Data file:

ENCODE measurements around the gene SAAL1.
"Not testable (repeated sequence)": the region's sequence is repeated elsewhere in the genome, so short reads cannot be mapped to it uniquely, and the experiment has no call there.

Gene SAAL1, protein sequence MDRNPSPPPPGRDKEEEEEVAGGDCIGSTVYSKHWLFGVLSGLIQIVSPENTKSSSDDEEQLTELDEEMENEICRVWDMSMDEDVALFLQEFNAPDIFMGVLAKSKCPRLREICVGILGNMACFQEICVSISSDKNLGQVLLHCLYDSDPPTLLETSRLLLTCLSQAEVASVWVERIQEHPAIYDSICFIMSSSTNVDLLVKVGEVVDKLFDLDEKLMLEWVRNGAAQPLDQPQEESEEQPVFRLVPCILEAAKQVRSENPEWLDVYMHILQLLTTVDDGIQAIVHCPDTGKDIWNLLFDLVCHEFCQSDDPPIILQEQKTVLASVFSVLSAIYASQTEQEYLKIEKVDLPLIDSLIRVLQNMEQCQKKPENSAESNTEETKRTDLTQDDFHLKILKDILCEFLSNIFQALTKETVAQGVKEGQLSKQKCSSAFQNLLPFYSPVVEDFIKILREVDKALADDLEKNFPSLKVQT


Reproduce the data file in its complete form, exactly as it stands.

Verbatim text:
ENCODE measurements around the gene SAAL1.
"Not testable (repeated sequence)": the region's sequence is repeated elsewhere in the genome, so short reads cannot be mapped to it uniquely, and the experiment has no call there.

Gene SAAL1, protein sequence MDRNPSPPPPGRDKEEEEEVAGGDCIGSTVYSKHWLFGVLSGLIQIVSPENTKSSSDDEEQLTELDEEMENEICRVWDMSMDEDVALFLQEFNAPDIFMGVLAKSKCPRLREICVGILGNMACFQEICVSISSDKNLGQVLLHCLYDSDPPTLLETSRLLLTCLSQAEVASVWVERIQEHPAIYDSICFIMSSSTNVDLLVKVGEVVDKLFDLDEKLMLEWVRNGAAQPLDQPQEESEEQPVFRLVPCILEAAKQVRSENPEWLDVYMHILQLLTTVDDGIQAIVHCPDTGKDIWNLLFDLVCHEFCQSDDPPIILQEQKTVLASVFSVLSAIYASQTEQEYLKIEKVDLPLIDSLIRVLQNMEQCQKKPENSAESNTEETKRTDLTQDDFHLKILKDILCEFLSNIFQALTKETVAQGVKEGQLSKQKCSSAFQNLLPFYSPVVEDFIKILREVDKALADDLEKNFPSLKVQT